1

I was hoping to sense check what I'm seeing as I don't understand!

What I'm trying to do

My ultimate objective is to create shapefiles to represent the Military Grid Reference System (MGRS) to a precision of 100m. With these shapefiles, I can then use them in chloropleths and other types of analyses.

NASA World Winds

I'm using this very helpful package which is based on the NASA World Winds SDK: https://github.com/Berico-Technologies/Geo-Coordinate-Conversion-Java

So, what's up?

I decided to draw an arbitrary bounding box near Haneda airport in Tokyo. The SW corner of that box should have the grid refernece 54SUE8059730440. This is a 1m precision and is returning a lat/lon of 35.510370, 139.683313. I have no concerns with this, looks valid.

To change the precision to 100m, my working assumption is that I need to trunc this grid refernece down to [54SUE] + 6 digits. That would cut the last two digits and create a refernece of 54SUE80597304.

When using the Java package above to convert 54SUE80597304 to a lat/long, it returns 35.89436034148521, 139.67690044404682. This location is more than 40km away!

  • 54SUE8059730440 = 1m precision? = (35.510370, 139.683313) = Kawasaki, Tokoyo
  • 54SUE80597304 = 100m precision? = (35.89436034148521, 139.67690044404682) = Saitama

What did you expect?

My assumption is that the converstion from military grids to lat/lon typically returns the South-West coordinate of the grid. Given this, I further assume that relaxing the precision as I have done should result in the same SW corner coordinate with the NW and SE corners moving out by c. 100 meters.

What am I missing?

Bonus points -- Is there any online tool out there where I can input a 100m grid reference and see a visualization of the grid lines?


double[] gridOneStart = Coordinates.latLonFromMgrs("54SUE8059730440");
System.out.println(String.format("%s, %s", gridOneStart[0], gridOneStart[1]));

35.51036511480732, 139.683307831635

double[] gridOneStart = Coordinates.latLonFromMgrs("54SUE80597304");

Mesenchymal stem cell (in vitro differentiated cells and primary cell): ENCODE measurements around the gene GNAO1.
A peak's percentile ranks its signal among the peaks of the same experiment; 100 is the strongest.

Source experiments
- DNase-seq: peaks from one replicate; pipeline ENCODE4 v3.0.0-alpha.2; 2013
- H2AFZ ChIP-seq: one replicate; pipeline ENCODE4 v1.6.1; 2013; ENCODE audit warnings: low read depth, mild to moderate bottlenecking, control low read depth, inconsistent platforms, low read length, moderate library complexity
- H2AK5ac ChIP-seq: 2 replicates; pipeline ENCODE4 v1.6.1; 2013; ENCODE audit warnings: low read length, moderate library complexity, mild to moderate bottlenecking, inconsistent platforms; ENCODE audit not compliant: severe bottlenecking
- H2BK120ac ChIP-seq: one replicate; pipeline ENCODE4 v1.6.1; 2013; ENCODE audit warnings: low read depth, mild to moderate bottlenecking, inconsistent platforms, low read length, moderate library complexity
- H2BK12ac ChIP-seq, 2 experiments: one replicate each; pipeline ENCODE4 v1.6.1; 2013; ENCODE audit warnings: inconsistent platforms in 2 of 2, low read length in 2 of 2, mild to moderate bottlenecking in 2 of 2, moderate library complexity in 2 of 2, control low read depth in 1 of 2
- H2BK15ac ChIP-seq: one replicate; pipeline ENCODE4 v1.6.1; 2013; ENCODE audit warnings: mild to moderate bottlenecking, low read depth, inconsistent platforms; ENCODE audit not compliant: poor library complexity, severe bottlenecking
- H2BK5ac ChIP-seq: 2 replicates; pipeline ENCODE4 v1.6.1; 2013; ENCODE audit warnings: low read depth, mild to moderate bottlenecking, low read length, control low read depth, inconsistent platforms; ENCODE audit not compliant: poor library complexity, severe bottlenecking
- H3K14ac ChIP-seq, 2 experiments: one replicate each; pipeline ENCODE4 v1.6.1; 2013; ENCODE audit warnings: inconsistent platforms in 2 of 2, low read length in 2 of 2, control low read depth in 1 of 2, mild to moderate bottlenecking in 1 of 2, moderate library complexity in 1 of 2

System.out.println(String.format("%s, %s", gridOneStart[0], gridOneStart[1]));

35.89436034148521, 139.67690044404682

1
  • Your "bonus points" section is a separate enquiry, completely unrelated to your original question. Please keep in mind the 'one question per question' policy of GIS SE. However, feel free to make a new post focusing on this issue.
    – Matt
    Apr 18 at 16:02

1 Answer 1

1

I knew it was a misunderstanding of the system.

To truncate 54SUE8059730440, the way to do it is to first divide into constituent parts:

  • [54SUE] 80597 30440

Now, you can trunc to get to 100m from both sections:

  • [54SUE] 805 304

What's interesting is that the package I am using has the coordinates travel further SW as the precision decreases from 1m to 10m to 100m, suggesting that it doesn't keep the SW coordinate locked.

Anyway, I figured out the gist of my issue!

1
  • Your first idea would work too. This sounds like an issue with your conversion program being picky or rounding rather than truncating (which is correct). You can also truncate by zero padding, e.g. 80590 30400. But you need eastings and northings to have the same length in most software.
    – danak
    Apr 18 at 15:26

Your Answer

By clicking “Post Your Answer”, you agree to our terms of service, privacy policy and cookie policy

Not the answer you're looking for? Browse other questions tagged or ask your own question.